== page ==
Hear That? It’s New Impeachment Talk as Flynn Turns on Trump

While it’s tempting to consider the end of this presidency, we should consider the long road ahead.
Flynn and Trump.jpg

Then-presidential candidate Donald Trump jokes with Michael Flynn  on October 18, 2016 in Grand Junction Colorado.

Photo by George Frey/Getty Images.

This morning’s bombshell news about former National Security Advisor Michael Flynn’s guilty plea shouldn’t have surprised too many people. Flynn has always been the key figure (now star witness) in the ongoing investigation into Russian interference in the 2016 presidential election. He was on board early with the Trump campaign and was a public confidant of the president until he was fired just three weeks into the new administration. Flynn was also publicly sympathetic to Russian President Vladimir Putin, and it quickly emerged that there was plenty of evidence Flynn would turn out to be the Oliver North of this scandal: the tall, quiet man at the center who knows everything.

The freshened taint of scandal makes it tempting to wonder whether President Trump will keep the presidency. I’ve been hesitant to really chomp at the impeachment bit if only because I realized early on that Congress would do nothing until 1) Republicans got their big tax cut for the wealthy, which now looks like it’s finally going to get done, 2) criminal charges were filed against the sitting president, 3) Democrats retake Congress in the 2018 midterms, or 4) all of the above, plus pigs with wings.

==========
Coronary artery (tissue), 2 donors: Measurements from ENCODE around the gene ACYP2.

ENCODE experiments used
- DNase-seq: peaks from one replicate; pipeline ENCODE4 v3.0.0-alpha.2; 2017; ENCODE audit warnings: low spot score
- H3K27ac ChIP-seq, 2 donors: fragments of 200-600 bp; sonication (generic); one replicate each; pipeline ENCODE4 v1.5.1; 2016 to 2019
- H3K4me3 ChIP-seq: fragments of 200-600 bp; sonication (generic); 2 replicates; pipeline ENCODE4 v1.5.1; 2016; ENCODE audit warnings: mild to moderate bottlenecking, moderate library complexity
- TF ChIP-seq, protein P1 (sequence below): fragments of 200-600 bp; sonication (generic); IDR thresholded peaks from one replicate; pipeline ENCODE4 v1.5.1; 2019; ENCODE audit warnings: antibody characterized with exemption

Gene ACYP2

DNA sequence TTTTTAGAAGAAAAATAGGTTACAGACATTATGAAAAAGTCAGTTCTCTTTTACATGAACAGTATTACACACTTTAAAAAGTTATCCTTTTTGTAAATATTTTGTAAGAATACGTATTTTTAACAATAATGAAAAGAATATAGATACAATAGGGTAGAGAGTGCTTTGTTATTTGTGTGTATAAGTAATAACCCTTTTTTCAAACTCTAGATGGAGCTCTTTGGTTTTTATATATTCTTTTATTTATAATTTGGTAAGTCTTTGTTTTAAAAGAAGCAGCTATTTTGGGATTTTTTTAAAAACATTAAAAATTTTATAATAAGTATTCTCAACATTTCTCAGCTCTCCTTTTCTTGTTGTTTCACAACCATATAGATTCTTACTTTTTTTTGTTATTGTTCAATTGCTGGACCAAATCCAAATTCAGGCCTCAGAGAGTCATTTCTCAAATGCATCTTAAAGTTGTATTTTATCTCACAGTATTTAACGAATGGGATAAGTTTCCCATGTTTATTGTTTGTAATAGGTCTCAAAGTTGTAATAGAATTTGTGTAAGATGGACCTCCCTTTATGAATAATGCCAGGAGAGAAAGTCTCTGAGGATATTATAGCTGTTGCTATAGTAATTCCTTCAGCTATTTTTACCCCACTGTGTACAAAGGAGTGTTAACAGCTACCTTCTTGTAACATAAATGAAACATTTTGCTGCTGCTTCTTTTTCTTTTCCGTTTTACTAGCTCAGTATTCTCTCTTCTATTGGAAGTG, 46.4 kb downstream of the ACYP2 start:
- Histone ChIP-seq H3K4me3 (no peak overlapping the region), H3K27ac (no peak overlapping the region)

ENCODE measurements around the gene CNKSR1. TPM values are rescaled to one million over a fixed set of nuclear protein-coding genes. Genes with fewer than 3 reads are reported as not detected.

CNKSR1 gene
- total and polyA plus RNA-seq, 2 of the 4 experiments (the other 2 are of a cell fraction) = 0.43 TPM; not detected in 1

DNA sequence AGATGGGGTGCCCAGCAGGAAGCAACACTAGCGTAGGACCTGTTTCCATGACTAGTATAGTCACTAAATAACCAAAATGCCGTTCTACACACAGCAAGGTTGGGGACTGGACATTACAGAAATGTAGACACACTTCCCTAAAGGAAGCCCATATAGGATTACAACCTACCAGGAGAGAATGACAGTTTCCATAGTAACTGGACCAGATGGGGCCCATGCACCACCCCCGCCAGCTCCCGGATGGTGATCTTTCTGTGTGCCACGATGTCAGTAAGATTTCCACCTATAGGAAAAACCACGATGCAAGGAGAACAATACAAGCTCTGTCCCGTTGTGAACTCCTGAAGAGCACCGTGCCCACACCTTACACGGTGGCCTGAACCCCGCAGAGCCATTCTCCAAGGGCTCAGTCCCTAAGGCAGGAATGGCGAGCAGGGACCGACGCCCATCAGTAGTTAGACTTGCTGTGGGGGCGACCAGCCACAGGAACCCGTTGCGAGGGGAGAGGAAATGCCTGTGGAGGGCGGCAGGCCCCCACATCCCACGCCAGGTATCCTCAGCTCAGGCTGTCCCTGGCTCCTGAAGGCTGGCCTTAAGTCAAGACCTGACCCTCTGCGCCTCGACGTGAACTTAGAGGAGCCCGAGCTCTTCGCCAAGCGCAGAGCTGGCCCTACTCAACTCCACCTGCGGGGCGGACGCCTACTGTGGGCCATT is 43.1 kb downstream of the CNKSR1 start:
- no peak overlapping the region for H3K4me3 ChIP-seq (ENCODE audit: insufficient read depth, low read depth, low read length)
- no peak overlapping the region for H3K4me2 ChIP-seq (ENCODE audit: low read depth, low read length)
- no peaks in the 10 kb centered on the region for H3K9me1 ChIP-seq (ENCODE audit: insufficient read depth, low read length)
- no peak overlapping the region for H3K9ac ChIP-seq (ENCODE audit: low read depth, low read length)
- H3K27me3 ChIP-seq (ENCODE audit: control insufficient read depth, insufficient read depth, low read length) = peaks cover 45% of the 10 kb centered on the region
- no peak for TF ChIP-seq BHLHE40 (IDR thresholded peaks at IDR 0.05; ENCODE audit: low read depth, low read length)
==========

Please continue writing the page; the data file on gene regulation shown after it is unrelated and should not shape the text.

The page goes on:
But Flynn’s single guilty plea in exchange for cooperating with Special Counsel Robert Mueller is encouraging impeachment talk again, with U.S. Rep. Al Green, a Texas Democrat, planning to force a vote in the House of Representatives next week. Flynn, according to many news reports, is expected to testify that Trump’s transition team and possibly Trump himself directed his contacts with the Russians.

Now we know why Trump was so keen that former FBI director James Comey and congressional Republicans should give Flynn a pass. Comey has testified that Trump said he hoped Comey would consider “letting Flynn go.”

So is this the start of serious impeachment movement?

Flynn’s single guilty plea in exchange for cooperating is encouraging impeachment talk again.

Not so fast. Putting aside the record Trump has for continually lowering the bar on what’s deemed acceptable behavior for the most politically powerful man in the world (he may well be able to shoot that figurative person on Fifth Avenue and still skate by), whether the Republican-controlled Congress will still do its job and remove him is an open question.

First, they haven’t gotten that tax cut for the rich yet. And there are still questions about its survivability now that everyone knows the Senate’s version of the bill would add $1 trillion to the national debt, lead to 13 million people losing their health insurance, give Trump and his family a multimillion-dollar windfall, and constitute what may be the biggest transfer of wealth from the poor and middle class to the wealthy in the nation’s history. But as they like to say in the tech industry, those aren’t bugs, those are features, and the signs favor something getting passed soon.